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Keywords: Climate change, global warming, science, science policy

Title: About Face!

Author: Arthur Middleton Hughes, Madhav Khandekar , Cliff Ollier

Publisher: Two Harbors Press

ISBN: 978-1626529892

 

The basic premise of this book is that on a number of key issues society is heading in the wrong direction. Not just moving slightly off course, but heading in the diametrically opposite direction to the course of travel we need to be if we are to solve some fundamental development problems in the world. Which problems? Lack of economic development and the continued existence of poverty in large parts of the developing world; a refusal to adopt the measures necessary to fight the scourge of malaria; and the continued and sustained attempt to de-industrialise the successful economies of the West. And what links these disparate themes, according to the authors, is a set of policies driven by the anti-scientific dogmas of environmentalism, particularly with regards to climate change and the war on carbon dioxide (CO2).

How did things get to this state? The opening chapter asks that question and suggests, like Christopher Booker's and Richard North's 'Scared To Death', that there is a familiar pattern at work. First there is the creation of a scare story - a dooms-day scenario of imminent disaster - and then there is a clamour for politicians to 'do something' and then the policies are put into place to avert the threatened disaster. Examples cited in the text include Paul Ehrlich's predictions of mass starvation and ecological Armageddon due to over-population; Rachel Carson's 'Silent Spring' and the rush to ban DDT, a safe and effective chemical to control malaria; and of course the biggest and most successful scare story ever, the threat of catastrophic man-made global warming, which remains the dominant and defining feature of much of our public policy in the West.

While global warming and the war on CO2 is the main theme of this book, it's the Rachel Carson story that the authors also address in some detail. They authors describe the origins of the scare about DDT, particularly with Carson's monumentally popular 'Silent Spring'. Not only did this kick start the nascent 'green movement', it also created a blue-print that has been successfully copied again and again. Without 'Silent Spring' would there have been 'An Inconvenient Truth'? Carson's scare-mongering ultimately led to the banning of DDT, a move not based on scientific evidence but motivated by the need to 'do something' to respond to the doomsday scenario she had crafted in her book. The ban stopped dead in its track the progress that was being made in the fight against malaria, a fight that would most likely have been won by now, but which is still being fought at the cost of many millions of lives. She is, as the authors make clear, the mother of millions of deaths and morally responsible for the continued suffering of millions.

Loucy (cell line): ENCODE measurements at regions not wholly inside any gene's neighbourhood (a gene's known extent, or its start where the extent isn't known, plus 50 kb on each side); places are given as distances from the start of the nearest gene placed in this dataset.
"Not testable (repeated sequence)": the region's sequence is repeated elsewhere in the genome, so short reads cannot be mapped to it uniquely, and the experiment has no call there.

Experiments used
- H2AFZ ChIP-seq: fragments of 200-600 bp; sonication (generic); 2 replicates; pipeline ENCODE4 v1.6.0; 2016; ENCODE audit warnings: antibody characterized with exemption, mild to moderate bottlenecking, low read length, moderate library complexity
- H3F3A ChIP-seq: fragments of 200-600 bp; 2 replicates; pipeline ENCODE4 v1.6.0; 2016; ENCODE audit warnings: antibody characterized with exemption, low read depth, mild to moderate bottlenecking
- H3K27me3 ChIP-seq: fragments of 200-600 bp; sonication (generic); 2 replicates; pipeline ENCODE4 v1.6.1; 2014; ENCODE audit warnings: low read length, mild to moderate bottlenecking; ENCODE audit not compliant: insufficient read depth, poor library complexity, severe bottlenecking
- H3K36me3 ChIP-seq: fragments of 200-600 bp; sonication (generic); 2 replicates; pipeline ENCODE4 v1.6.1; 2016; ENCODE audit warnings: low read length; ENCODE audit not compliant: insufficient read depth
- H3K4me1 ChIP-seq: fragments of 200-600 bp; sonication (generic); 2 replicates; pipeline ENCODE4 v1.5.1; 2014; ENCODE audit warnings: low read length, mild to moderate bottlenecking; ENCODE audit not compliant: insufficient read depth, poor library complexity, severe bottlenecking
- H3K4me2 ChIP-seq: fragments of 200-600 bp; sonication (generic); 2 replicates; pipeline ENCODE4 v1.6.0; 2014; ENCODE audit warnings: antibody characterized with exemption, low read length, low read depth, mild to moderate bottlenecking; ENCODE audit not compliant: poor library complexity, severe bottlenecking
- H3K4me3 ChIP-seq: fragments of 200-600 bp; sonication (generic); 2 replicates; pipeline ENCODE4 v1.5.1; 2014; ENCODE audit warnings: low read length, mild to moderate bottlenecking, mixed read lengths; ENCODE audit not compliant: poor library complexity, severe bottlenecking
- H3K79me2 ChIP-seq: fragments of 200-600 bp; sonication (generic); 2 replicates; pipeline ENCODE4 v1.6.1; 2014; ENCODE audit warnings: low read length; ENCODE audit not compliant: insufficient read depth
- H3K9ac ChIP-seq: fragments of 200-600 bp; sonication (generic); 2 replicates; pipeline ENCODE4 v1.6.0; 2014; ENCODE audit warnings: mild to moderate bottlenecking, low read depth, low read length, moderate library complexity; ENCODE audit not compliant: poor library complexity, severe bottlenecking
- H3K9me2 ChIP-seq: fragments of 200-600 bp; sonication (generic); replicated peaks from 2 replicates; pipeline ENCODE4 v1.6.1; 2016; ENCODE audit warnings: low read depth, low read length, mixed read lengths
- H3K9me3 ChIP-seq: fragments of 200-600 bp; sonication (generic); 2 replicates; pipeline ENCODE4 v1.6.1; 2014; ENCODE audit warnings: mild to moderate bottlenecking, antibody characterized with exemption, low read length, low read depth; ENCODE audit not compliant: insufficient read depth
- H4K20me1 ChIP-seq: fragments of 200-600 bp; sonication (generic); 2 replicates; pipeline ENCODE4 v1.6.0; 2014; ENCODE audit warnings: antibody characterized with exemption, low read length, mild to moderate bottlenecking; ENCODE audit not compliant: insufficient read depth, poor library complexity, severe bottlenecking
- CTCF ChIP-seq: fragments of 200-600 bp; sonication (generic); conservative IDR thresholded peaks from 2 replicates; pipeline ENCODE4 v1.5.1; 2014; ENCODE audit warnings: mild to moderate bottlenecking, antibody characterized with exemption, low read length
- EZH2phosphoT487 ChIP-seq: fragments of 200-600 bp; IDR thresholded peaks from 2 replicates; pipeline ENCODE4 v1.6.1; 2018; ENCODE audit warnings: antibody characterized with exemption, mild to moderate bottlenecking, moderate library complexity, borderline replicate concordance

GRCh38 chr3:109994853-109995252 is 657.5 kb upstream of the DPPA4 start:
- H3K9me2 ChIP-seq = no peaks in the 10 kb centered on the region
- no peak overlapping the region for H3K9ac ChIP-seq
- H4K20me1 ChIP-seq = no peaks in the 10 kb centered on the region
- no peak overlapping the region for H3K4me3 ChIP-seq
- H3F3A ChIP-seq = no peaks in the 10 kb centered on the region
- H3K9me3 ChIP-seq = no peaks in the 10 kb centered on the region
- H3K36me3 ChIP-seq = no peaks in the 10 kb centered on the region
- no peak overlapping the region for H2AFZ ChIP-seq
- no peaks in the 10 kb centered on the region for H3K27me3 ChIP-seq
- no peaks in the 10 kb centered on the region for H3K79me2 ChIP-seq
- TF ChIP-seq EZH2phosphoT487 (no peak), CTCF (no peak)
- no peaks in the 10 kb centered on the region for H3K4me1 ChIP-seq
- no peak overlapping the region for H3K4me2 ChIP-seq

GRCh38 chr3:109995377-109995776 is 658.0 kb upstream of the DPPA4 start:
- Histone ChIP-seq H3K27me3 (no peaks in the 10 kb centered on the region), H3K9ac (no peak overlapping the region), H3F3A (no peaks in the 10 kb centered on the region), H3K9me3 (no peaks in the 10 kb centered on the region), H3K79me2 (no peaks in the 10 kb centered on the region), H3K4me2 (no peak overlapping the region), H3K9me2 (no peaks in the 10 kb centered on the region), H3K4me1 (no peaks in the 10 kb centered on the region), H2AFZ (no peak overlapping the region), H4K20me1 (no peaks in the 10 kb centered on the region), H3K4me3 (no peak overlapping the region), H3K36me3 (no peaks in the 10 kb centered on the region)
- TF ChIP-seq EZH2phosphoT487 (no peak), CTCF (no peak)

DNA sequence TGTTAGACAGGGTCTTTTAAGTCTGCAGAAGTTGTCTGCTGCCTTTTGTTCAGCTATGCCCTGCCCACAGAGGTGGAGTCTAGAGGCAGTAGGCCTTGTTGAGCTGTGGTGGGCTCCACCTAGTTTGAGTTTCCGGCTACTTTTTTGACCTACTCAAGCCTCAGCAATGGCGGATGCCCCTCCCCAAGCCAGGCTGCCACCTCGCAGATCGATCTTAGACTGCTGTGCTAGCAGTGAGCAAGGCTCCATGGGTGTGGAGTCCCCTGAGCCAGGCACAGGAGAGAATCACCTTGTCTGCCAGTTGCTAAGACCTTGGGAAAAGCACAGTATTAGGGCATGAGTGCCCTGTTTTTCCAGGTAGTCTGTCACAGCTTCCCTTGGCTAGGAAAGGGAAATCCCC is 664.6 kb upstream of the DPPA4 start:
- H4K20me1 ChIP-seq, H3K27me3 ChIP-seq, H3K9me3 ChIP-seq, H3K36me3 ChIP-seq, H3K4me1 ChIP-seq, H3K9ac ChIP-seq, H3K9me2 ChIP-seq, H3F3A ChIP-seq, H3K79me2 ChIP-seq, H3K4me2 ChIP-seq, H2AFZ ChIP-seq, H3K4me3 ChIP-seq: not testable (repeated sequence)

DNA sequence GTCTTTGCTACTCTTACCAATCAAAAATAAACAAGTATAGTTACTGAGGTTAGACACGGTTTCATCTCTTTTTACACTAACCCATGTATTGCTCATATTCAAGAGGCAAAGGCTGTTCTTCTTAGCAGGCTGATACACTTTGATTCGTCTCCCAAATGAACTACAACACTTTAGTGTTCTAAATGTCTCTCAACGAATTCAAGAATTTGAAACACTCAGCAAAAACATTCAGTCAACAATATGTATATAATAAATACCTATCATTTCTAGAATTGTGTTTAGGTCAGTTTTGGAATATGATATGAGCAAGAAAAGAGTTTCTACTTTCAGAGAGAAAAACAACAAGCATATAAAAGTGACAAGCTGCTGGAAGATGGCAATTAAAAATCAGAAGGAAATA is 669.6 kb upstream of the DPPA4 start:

While the DDT story is instructive in that it shows us how politicians responded to pressure from environmentalist scare-mongering, it is the theme of global warming and CO2 that is the real core of this book. Here the authors take the approach of looking at the different facets of the story - the underlying science of the greenhouse effect and the different sources of warming, the role of climate models, whether warming is bad per se, sea level rise, ice caps melting and the rest of the familiar scares that derive from the global warming scare.

For those already familiar with the topic there is much that they will recognise as this is fairly well-trodden ground. However, for those who have never really looked at the subject this is bound to be something of an eye-opener. The authors do a good job, largely, of dismantling some of the familiar scares that the mainstream media likes to scare us with - the threat of our coastal cities under water, of the ice caps disappearing, the idea that the weather is being 'weird' and that we are threatened by more extreme events. Each of these topics is assessed and the evidence for them is found wanting - and the authors make sure to include references so the interested reader can follow up the detail.

One of the key features of the book is that it does more than point out the errors and the distortion of alarmist climate scientists, it also makes the very strong argument that there is an alternative. Like many in the climate sceptic side of the argument the authors accept that there is some warming caused by CO2 emissions, but that the scale of this warming is relatively minor and nothing that we should be concerned about, nor is there anything that we can do to change it. But more than that, the authors are positive about the effects of CO2 in the atmosphere. The effects of CO2 are positive - both in terms of the increase in food yields from crops grown in elevated CO2 and also that the effects of increased warmth are generally good too. Rather than cut down on CO2 emissions, the authors propose that we should increase them. And in doing so we can reap the benefits of cheaper fuel, cheaper food and increased economic development across the globe. What this calls for, then, is an about face in current policies. And that, unfortunately, is going to take some doing.

Contents © London Book Review 2014. Published 16 October 2014